Date of Award

2014

Degree Type

Dissertation

Degree Name

Doctor of Philosophy (PhD)

Department

Psychology

First Advisor

Psychology

Second Advisor

Copyright © 2013 Alison Merri Stoner

Third Advisor

Doctor of Philosophy (PhD)

Abstract

Previously a long-term mental health treatment option, inpatient psychiatric care is now an acute service for brief crisis stabilization and psychiatric reconstitution. Although lengths of stay have declined, rehospitalization rates have risen, calling into question the effectiveness of inpatient treatment and the extent to which inpatient and post-discharge, community-based services are working together to promote community tenure for youth. The present study had three aims: (1) evaluate the utility of the Child and Adolescent Needs and Strengths (CANS; Lyons, 1999) as an outcome assessment and decision support tool for youth inpatient hospitalization, (2) confirm a social ecological theory-informed factor structure of the CANS, and (3) identify individual youth and greater social ecological factors predicting time to psychiatric rehospitalization. Demographic, service-related variables, CANS, and Acuity of Psychiatric Illness--Child/Adolescent version (CAPI; Lyons, 1998) data was collected from 226 youth admitted to a private psychiatric inpatient hospital (M age=8.71, SD=1.95). Results from factor analysis strategies revealed that none of the tested models demonstrated good fit and factor analysis strategies did not converge with respect to the number of factors extracted and the items comprising these factors. However, results suggested a model of youth social and emotional functioning comprised of multiple, inter-related components. Survival analysis identified history of fire setting and previous psychiatric hospitalization as significant predictors of time to psychiatric rehospitalization. Future research identifying evidence-based assessment tools for use in this treatment milieu and identifying factors across the social ecologies of youth that promote psychiatric stabilization and community tenure is indicated.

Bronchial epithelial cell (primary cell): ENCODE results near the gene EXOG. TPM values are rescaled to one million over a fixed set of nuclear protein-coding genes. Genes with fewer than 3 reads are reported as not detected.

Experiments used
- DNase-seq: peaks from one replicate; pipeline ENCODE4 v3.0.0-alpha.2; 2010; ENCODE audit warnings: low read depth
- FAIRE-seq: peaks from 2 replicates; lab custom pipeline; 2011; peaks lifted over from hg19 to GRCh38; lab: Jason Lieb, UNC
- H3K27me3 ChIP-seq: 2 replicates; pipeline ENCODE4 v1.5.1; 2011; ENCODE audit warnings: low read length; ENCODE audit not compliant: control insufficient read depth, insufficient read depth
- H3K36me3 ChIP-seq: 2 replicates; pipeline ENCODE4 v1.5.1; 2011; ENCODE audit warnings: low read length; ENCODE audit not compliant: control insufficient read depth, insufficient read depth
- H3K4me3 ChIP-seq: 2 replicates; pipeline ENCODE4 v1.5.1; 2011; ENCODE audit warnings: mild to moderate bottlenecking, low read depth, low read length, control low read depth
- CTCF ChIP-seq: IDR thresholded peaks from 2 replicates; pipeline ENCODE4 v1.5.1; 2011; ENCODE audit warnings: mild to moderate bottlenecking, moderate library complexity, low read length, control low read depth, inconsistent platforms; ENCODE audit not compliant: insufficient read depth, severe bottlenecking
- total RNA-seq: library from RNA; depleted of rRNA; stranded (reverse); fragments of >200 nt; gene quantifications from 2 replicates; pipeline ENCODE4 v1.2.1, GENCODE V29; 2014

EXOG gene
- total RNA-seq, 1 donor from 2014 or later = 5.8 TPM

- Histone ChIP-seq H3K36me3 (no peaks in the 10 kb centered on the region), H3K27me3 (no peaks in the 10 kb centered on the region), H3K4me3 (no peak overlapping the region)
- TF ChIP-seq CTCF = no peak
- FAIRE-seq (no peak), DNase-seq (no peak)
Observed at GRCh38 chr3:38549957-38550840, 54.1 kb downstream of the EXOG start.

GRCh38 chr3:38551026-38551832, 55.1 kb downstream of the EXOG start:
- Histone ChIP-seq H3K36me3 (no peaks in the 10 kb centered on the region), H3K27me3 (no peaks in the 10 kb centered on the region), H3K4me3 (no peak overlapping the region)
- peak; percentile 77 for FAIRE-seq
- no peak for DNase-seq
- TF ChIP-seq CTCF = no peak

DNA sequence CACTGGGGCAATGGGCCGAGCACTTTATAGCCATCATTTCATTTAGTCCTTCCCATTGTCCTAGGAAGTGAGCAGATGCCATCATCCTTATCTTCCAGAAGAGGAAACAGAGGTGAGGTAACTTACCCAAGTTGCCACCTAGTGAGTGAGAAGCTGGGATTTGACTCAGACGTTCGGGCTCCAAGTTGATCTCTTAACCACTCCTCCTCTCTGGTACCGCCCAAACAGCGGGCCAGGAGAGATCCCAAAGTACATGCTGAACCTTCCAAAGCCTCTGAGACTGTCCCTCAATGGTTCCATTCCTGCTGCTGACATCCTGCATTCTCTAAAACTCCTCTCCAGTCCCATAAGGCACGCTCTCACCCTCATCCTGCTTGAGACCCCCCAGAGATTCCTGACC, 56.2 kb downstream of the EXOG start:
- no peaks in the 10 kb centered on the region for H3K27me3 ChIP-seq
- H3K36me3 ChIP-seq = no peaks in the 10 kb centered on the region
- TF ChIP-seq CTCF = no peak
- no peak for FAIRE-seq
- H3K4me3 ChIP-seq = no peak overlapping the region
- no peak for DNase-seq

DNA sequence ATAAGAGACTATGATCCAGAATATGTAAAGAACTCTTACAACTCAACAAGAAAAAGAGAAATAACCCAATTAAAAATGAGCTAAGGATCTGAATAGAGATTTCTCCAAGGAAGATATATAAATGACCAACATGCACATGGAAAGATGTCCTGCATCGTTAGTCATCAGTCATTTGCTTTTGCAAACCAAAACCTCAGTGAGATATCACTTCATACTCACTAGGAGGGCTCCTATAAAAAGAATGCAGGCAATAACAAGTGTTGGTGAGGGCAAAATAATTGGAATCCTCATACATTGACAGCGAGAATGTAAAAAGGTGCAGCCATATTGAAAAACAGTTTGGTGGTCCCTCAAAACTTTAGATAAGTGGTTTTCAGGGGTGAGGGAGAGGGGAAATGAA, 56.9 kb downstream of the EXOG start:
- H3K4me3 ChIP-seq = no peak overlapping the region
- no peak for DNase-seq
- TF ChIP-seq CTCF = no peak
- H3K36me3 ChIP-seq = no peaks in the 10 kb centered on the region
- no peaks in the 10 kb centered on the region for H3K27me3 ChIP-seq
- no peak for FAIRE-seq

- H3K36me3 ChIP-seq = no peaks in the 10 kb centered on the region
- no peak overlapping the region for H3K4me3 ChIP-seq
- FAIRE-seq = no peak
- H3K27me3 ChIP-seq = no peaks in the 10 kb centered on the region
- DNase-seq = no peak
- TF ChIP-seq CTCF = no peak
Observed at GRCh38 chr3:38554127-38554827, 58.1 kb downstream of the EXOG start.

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Creative Commons License
This work is licensed under a Creative Commons Attribution-Noncommercial-No Derivative Works 3.0 License.

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